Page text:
Politics

Public Health Agency of Canada president resigns as COVID-19 cases spike

The president of the Public Health Agency of Canada (PHAC) is stepping down only 18 months into the job, leaving the federal agency tasked with coordinating the country's COVID-19 response without a seasoned leader.

Tina Namiesniowski says she needs to 'take a break' and 'step aside so someone else can step up'

PHAC president Tina Namiesniowski, left, appears at a Commons health committee hearing in January, along with Chief Public Officer of Health Dr. Theresa Tam. Namiesniowski announced her resignation as president in an email to staff on Friday. (House of Commons/CPAC)

The president of the Public Health Agency of Canada (PHAC) is stepping down only 18 months into the job, leaving the federal agency tasked with coordinating the country's COVID-19 response without a seasoned leader.

Tina Namiesniowski said she would be stepping aside immediately to make way for a new president.

A spokesperson for Health Minister Patty Hajdu said the government expects to have a replacement for Namiesniowski "in the coming days."

In a letter to staff, Namiesniowski, a long-serving bureaucrat, said she needs to "take a break" and "step aside so someone else can step up" to lead the agency as caseloads spike and testing times creep up in some parts of the country.

"You really need someone who will have the energy and the stamina to take the agency and our response to the next level," she said in internal correspondence announcing her departure, which was later released by PHAC.

"While responding to this crisis, we've done many things since then to add capacity, improve processes, take on new roles and really build up the competence that had diminished in recent years. All of this work has taken a personal toll on so many people ... I put myself in that category."

In a statement, Hajdu said Namiesniowski has shown an "unwavering commitment" and has given "incredible service" to Canada during her tenure as the head of PHAC.

"She has led a committed team of public servants who have been working flat out for months. I have seen first hand the countless hours that Tina has spent away from her family to protect Canadians," she said.

"We are all grateful. Thank you for working so hard to keep all of us safe, and all the best in your next steps."

Before her appointment to the top job at PHAC in May 2019, Namiesniowski held a number of senior postings within government. She served as the executive vice-president of the Canada Border Services Agency and was an assistant deputy minister at Agriculture Canada and Public Safety Canada.

The agency's chief public health officer, Dr. Theresa Tam, has been the public face of PHAC's efforts throughout this pandemic. Namiesniowski called her work "exceptional."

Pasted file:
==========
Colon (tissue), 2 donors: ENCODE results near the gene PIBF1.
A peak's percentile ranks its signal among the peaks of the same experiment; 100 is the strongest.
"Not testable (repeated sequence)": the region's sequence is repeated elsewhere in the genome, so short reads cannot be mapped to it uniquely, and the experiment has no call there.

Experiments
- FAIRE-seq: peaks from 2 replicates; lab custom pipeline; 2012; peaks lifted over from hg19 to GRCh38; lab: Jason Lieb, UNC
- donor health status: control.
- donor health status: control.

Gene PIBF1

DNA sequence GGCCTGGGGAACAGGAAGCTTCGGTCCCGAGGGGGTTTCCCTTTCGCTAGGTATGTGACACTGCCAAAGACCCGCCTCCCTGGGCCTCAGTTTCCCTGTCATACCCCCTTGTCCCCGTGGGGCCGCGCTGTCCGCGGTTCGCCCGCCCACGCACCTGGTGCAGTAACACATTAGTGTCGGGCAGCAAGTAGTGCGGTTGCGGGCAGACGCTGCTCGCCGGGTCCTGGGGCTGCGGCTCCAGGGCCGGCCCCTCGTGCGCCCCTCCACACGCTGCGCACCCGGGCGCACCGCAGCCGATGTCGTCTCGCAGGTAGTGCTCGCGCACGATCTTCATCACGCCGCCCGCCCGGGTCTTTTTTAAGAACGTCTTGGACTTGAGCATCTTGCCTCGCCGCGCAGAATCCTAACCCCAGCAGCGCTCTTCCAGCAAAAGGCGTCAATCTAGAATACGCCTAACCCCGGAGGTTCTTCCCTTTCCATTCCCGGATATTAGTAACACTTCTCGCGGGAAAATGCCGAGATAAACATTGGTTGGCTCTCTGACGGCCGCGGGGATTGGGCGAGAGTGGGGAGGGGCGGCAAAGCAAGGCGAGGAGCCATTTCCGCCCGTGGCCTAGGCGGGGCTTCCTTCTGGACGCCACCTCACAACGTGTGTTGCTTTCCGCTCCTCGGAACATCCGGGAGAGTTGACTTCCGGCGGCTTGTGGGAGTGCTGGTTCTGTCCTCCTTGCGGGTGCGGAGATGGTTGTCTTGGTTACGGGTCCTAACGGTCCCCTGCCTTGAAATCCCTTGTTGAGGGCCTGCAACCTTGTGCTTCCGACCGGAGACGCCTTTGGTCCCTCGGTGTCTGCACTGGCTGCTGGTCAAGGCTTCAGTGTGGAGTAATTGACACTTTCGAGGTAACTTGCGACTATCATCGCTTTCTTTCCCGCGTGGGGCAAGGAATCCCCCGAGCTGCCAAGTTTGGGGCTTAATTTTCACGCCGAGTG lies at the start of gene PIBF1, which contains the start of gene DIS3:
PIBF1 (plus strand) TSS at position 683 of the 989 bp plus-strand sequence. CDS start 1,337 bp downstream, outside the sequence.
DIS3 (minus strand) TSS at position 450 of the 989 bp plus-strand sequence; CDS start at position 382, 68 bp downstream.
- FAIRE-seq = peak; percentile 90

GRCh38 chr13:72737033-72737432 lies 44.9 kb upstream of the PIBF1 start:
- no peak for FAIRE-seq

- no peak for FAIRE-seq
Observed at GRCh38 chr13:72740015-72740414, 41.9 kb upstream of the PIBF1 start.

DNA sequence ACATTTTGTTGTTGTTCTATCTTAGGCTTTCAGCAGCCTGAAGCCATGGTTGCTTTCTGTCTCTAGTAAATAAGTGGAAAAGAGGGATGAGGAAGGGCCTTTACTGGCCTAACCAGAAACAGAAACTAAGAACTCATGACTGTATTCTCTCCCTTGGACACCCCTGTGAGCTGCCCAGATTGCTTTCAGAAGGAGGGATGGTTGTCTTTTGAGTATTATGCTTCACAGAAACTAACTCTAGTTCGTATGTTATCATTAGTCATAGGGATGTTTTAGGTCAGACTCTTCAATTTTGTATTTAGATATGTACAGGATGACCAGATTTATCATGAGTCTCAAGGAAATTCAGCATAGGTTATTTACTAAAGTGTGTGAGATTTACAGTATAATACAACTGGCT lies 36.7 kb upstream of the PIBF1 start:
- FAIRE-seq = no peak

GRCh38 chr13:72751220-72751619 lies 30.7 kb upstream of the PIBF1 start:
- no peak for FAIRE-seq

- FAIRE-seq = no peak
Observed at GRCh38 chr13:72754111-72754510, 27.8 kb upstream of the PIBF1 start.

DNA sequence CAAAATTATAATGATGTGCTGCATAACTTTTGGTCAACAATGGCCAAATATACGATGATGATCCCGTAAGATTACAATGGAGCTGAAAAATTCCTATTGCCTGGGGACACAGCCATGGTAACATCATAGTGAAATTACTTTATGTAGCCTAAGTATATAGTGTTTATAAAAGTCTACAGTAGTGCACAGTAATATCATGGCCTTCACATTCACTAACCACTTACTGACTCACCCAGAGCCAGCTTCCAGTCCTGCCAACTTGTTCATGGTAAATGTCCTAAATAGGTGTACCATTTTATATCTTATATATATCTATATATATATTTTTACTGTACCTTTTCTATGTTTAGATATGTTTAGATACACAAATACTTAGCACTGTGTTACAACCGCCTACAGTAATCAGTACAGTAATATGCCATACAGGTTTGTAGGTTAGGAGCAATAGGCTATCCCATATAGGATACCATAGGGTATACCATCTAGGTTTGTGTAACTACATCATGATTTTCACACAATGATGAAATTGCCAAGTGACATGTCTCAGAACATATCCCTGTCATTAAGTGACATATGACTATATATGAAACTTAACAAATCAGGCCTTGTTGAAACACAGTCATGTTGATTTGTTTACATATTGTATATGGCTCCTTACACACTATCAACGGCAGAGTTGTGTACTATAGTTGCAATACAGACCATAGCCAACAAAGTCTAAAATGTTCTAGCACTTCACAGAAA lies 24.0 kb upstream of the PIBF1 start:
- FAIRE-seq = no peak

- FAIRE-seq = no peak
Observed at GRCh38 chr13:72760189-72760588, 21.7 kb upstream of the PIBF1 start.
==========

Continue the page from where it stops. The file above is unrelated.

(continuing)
"She is a rock and truly inspirational. I've felt privileged to work alongside of her," she said.

PHAC has come in for criticism in recent months as Canada's response to the COVID-19 crisis has been questioned by some critics. The pandemic has killed roughly 9,200 people in this country.

The federal government's initial reluctance to close the border as the virus spread in Asia, its depleted national emergency stockpile of personal protective equipment (PPE) during the early months of this pandemic, confusing guidance on the wearing of masks and other perceived failures have been cited by opposition parties in Parliament and others as examples of Canada's uneven response to COVID-19.

"We have all been working non-stop in a high pressure environment subjected to significant scrutiny and without a doubt, we've risen to the challenge," Namiesniowski said.

On Namiesniowski's watch, some scientists working for the Global Public Health Intelligence Network (GPHIN) complained that their early warnings about the threat of COVID-19 were ignored or inadequately addressed by senior staff at PHAC.

The network, a federal government-run monitoring and analysis unit, alerts senior officials to health risks around the globe by compiling media reports and other intelligence about outbreaks.

CBC News reported in April on concerns about the network's alerts not being as widely disseminated as they had been during past health crises.

The Globe and Mail has also reported on internal concerns about the efficacy of the reporting system after changes made in 2018 and 2019 shifted the network's focus away from monitoring global health trends to a more domestic role.

Health Minister Patty Hajdu has ordered a review of the network amid the complaints.

About the Author

John Paul Tasker

Parliamentary Bureau

John Paul (J.P.) Tasker is a reporter in the CBC's Parliamentary bureau in Ottawa. He can be reached at john.tasker@cbc.ca.

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